NEXT WEEK: Barons Black Wattle Original Ale

  1. McLean not MacLean says:

    Thanks for the lowdown on Labatts. Entertaining and informative as ever. The home brew idea has got legs I think, although it’s not something I’ve tried since some ill-advised experiments in my teens.

    Now, I realise that you don’t offer an ‘agony aunt’ service on this blog, but Hell Cat, I have something I need to get off my chest. I can only do so in the safe anonymity of this blog and in the hope that you might find it in your heart to sympathise and maybe give me guidance:

    – I can’t stop stealing beer glasses from pubs and bars –

    I’m not indiscriminate about this. I only nick glasses that have a bit of flair. But I know it’s still stealing and it’s wrong. Last night I reached a new low: I went to the cinema and stole a rather fetching glass with a funky misted/frosty Peroni motif. Worse still, I hid it in my wife’s handbag which implicated her in my shady web of deceit as well. Hell Cat, you gotta help me. Otherwise I just don’t know where this is going to end.


    • Mason Hell-Cat says:

      McLean, firstly may I say I admire your honesty and courage in admitting that this is a problem. On the other hand, stealing glasses is a great way to build up an essential collection of vessels to drink beer from.
      I’ve been to BYO restaurants and when I produce a long neck of beer (occasionally this has been Reschs DA) and ask for some glasses they have produced water tumblers. I’ve asked if they have any beer glasses and receive a blank stare. To me, this is inexcusable. Every restaurant should have beer glasses, and as you’ve pointed out, they are very easy to come by.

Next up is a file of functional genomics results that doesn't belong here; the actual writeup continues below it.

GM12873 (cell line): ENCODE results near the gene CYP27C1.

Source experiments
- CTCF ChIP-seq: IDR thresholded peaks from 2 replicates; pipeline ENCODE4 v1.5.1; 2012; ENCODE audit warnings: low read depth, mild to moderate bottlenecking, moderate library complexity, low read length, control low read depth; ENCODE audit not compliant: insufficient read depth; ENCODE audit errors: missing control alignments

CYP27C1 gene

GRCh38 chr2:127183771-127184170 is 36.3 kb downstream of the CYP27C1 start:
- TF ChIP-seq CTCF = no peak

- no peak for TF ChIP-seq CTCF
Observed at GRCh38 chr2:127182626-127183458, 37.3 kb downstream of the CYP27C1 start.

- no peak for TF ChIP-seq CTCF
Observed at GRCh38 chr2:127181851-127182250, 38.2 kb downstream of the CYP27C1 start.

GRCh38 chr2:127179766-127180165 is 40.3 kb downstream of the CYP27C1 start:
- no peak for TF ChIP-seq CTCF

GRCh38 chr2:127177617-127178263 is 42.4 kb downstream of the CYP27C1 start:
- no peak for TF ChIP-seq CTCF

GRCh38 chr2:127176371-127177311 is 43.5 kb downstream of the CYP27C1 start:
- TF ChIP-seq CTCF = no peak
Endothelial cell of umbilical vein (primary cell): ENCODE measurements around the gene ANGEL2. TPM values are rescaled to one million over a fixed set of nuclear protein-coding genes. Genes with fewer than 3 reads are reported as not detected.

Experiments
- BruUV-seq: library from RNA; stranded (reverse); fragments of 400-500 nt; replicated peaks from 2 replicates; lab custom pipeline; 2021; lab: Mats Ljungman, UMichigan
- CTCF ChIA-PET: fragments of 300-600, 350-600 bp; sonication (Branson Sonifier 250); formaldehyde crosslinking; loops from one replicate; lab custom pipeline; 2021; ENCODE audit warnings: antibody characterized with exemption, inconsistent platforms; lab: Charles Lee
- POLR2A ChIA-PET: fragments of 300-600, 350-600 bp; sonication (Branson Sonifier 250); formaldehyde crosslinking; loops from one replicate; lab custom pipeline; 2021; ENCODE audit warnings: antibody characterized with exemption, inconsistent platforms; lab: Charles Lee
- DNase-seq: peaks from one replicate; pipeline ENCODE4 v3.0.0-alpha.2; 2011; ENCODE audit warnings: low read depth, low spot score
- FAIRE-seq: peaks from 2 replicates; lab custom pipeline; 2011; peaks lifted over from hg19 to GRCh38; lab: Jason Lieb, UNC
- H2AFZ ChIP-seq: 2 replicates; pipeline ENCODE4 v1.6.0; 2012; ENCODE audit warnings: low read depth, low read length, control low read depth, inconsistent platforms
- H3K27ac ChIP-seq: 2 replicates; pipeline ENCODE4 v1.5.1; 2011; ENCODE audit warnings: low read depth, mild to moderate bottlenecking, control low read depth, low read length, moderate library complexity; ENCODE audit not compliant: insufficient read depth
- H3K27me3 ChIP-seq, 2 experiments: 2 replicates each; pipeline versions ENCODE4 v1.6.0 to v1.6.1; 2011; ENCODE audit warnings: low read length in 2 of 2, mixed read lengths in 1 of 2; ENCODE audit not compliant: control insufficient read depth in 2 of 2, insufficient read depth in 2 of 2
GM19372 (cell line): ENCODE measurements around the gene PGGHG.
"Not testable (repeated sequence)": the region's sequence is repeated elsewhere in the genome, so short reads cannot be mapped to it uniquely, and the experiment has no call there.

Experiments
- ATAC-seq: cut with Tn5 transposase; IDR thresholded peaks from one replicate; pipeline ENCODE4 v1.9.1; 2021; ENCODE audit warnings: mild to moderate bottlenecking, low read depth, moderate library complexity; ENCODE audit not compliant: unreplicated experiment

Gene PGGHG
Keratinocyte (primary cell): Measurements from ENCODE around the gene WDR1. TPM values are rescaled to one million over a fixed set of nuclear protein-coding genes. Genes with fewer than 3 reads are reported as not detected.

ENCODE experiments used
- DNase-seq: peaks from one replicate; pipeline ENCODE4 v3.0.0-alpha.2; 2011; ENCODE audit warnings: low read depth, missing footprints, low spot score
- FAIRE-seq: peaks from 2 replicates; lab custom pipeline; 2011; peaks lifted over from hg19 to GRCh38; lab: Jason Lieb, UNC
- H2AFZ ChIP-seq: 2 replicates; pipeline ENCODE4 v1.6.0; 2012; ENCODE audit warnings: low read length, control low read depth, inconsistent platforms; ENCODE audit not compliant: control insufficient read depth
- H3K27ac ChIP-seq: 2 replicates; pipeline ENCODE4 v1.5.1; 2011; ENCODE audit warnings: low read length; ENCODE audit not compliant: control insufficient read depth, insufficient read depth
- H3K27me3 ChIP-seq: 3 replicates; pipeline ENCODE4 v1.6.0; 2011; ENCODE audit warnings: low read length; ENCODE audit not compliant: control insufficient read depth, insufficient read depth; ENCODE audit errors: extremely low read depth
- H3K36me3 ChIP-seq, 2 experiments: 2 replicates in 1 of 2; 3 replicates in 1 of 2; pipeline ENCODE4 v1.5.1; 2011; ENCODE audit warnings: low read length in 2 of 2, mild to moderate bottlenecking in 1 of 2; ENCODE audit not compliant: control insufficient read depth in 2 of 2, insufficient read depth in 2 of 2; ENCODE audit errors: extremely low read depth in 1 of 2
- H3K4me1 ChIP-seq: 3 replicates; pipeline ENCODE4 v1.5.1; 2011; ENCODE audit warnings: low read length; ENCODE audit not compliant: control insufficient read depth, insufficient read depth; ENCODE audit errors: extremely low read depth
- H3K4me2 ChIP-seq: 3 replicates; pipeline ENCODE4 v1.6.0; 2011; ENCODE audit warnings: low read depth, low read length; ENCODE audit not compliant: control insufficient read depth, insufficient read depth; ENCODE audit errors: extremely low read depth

Bars and pubs are offered many free items from beer companies such as glasses, bar mats, fridges, and even the very taps your beer is coming from. In turn, they secure the pubs continued business. It’s particularly noticeable in New Zealand whereby pubs will only sell (from tap) a particular companies beer (eg. Monteiths) who, for this loyalty, install the beer taps free of charge if exclusivity is assured. Now, my whole point for this long winded blab is that if these places (cinemas included) are receiving free stuff, they really aren’t going to be too concerned if that free stuff occasionally goes missing. They simply call up their beer supplier, tell them that 10 glasses have gone missing and ‘wa-la’ 10 replacements are sent in the overnight post.